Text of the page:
Why do we build model railroads?  Psychologically, what is at play that compels us to create something that, if viewed at face value, could be mistakenly taken for a detailed toy?

Like many people, both in and out of the hobby, I’ve made the mistake of trivializing model railroading.  Over the past several years I’ve become keenly aware of how deeply important the hobby (or any hobby) is to others.  It has nothing to do with toy trains.  It has to do with basic human needs and who we are.  Addressing those needs makes for a more vibrant, fulfilling life.  In short, the reason model railroad is so important is exactly the same reason that  creating a painting, composing a musical score, or restoring an automobile is.   In our case model railroading addresses three primary needs.

  • Creative Expression:  The need to artistically create is a basic human need that almost becomes a compulsion for many of us.  It’s an inner drive.  To not address it, detracts from the quality of life.
  • Satisfaction of assembly.  There is a certain level of satisfaction derived from taking several base components and combining them into something that is greater than the sum of the parts.  It is satisfying to take lumber, a can of stain, and create a bookshelf.  There is satisfaction in taking a collection of people and forging them into an athletic team or company.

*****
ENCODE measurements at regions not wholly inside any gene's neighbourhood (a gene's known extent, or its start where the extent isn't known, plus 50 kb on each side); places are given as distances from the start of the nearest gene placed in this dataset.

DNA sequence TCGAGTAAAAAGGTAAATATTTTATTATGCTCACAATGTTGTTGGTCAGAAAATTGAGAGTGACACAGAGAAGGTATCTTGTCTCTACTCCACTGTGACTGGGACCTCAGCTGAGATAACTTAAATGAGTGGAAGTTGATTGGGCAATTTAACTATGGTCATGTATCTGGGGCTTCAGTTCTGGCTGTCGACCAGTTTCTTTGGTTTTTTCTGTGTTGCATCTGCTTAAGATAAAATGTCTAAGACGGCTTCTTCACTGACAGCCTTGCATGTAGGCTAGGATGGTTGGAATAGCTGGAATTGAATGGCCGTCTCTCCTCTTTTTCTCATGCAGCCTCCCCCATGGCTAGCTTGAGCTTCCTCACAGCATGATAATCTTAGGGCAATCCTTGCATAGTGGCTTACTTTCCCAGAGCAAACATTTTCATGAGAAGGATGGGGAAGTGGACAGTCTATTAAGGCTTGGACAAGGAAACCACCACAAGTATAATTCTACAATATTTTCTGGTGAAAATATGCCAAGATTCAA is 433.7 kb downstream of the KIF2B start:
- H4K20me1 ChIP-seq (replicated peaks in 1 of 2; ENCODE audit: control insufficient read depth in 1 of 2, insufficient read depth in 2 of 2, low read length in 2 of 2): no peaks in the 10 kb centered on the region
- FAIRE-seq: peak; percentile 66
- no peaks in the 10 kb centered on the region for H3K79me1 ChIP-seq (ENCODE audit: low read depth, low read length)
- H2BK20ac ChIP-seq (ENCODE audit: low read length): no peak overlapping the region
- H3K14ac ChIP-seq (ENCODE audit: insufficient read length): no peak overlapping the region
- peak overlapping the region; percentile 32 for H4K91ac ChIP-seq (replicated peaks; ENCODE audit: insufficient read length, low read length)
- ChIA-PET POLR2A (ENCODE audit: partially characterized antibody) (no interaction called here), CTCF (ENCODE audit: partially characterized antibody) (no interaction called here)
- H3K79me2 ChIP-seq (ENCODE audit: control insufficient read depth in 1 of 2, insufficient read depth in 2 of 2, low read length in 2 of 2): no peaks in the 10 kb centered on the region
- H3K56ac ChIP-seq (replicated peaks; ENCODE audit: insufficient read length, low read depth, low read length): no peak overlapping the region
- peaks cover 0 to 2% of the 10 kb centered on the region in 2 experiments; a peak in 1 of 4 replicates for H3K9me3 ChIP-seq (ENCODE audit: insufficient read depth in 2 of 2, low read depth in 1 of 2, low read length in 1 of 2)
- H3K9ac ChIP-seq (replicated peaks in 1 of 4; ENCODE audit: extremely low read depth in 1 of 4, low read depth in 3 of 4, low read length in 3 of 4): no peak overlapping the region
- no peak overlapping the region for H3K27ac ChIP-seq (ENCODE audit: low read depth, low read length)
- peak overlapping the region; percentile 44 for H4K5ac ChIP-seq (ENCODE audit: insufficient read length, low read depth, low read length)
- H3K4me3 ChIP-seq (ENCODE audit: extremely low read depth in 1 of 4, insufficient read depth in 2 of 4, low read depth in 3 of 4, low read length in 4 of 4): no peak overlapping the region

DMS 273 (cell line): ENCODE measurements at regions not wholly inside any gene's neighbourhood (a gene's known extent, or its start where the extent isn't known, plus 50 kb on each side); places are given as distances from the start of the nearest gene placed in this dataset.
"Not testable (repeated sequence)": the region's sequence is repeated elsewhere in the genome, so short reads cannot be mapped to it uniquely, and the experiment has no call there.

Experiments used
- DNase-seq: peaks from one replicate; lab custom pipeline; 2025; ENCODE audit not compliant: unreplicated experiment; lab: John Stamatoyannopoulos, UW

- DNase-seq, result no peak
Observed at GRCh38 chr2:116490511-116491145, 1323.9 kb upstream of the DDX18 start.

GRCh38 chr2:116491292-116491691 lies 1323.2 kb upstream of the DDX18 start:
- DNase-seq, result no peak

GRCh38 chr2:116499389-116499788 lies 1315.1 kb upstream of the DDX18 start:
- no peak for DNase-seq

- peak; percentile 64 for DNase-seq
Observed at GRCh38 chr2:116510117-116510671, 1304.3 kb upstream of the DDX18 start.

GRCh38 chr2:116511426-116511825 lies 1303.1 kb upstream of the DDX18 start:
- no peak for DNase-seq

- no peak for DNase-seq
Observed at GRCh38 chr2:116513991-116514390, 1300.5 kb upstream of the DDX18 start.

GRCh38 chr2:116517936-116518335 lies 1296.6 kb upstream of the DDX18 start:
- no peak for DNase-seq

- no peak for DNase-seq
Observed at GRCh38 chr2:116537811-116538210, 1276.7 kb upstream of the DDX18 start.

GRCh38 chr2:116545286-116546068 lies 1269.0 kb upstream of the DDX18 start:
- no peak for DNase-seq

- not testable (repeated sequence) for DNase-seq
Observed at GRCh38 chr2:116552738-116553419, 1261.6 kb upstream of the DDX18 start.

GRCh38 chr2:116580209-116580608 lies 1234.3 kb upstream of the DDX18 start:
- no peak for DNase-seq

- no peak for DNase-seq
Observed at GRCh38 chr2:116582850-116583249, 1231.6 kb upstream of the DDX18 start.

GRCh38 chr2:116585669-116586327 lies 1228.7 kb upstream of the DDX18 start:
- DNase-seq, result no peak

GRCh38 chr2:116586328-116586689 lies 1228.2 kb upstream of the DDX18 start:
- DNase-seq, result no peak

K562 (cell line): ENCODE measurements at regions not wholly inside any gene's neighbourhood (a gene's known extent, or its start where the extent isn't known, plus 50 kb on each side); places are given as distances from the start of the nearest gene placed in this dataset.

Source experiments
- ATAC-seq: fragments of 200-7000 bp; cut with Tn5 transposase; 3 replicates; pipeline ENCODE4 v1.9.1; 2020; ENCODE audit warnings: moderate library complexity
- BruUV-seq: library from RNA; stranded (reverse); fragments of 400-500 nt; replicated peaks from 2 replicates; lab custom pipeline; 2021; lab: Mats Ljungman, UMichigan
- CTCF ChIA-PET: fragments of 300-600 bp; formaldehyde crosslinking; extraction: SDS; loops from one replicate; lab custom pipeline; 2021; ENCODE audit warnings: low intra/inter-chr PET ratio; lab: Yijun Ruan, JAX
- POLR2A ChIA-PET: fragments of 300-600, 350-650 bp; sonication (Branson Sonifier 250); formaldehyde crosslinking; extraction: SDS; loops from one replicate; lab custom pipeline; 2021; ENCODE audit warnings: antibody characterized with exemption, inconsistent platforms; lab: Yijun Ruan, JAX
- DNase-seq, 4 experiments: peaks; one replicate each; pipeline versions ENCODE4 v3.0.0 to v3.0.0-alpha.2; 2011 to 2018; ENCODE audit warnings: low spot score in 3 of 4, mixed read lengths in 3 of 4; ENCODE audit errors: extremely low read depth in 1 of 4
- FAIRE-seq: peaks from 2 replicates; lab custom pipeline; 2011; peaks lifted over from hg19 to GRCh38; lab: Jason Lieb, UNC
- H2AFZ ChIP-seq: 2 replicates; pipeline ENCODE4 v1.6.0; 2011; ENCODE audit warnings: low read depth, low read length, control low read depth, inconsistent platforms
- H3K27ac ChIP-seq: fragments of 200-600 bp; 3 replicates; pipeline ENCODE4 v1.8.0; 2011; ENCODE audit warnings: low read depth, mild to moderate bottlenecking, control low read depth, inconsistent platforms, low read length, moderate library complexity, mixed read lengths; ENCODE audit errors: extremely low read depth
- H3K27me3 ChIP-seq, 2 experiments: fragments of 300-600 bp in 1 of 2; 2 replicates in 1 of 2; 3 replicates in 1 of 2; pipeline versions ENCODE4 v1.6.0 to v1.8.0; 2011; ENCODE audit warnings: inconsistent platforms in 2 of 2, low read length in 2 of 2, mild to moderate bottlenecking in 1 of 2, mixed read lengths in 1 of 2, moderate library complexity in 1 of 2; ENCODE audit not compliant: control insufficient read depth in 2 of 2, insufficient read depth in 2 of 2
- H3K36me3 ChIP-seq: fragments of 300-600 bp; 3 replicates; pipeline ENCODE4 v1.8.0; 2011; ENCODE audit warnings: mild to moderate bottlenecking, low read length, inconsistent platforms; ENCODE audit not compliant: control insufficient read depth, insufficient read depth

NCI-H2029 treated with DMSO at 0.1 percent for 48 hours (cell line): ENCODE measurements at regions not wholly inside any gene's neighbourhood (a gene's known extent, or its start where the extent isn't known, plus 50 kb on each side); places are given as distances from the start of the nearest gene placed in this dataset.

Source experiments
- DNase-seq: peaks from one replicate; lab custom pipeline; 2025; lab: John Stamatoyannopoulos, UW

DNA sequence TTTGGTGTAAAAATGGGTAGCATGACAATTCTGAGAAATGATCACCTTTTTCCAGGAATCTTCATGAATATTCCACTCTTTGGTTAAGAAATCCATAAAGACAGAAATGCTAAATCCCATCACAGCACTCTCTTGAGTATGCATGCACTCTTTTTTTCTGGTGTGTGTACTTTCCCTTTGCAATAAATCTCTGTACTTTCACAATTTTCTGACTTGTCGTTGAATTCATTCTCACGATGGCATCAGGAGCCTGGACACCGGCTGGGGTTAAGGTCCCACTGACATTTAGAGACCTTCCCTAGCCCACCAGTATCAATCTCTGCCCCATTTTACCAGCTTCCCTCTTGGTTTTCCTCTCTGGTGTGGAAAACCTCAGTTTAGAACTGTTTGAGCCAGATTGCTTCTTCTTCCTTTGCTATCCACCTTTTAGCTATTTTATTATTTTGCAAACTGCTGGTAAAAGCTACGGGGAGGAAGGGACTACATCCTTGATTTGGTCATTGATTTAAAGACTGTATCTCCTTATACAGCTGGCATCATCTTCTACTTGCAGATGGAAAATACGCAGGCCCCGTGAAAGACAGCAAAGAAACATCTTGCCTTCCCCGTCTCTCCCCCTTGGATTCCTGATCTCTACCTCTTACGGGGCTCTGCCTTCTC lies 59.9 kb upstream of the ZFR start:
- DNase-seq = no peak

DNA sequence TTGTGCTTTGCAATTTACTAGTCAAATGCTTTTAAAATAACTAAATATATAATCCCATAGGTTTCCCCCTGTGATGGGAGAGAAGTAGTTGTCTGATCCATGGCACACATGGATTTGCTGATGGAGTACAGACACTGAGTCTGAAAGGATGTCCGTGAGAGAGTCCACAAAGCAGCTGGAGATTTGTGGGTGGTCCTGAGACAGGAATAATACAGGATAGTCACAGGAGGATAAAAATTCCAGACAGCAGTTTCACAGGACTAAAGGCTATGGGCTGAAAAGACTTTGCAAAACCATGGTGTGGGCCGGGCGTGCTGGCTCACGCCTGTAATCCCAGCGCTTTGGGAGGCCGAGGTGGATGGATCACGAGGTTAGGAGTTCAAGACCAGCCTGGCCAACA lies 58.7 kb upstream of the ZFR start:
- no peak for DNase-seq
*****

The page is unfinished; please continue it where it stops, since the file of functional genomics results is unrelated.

• Creating a copy of a portion of the world we enjoy looking at.  This gene doesn’t exist in everybody.  It does in us and our hobby brothers in other modeling fields.   If we have fond memories of a location, structure, or way of life, there is satisfaction in having a 3d version of it in our basement.  It’s the same need that is satisfied by photographs or movies of a pleasing subject.  Closely related would be creating a copy of a human practice we find interesting.  In this case I’m talking about the fascinating chess game of railroad operations.

There are similar paths that can be taken, which is precisely why you see such an overlap in hobbies and interests.  Have you ever noticed how many model railroaders are also musicians, artists/painters, and automotive enthusiasts?

It’s not the model railroad hobby itself that is key, but what it does that matters.   I can accept, and often agree, that miniature trains, in and of themselves, are not important (just as throwing a white ball at a person with a bat, on the surface, is not important).  The key point is this, it is a vehicle that fulfills critical, deeply ingrained,  human needs.    Needs that are important.  Needs that are not trivial.    To not recognize and address this fact of life, to dismiss how we are wired, would be a serious mistake indeed.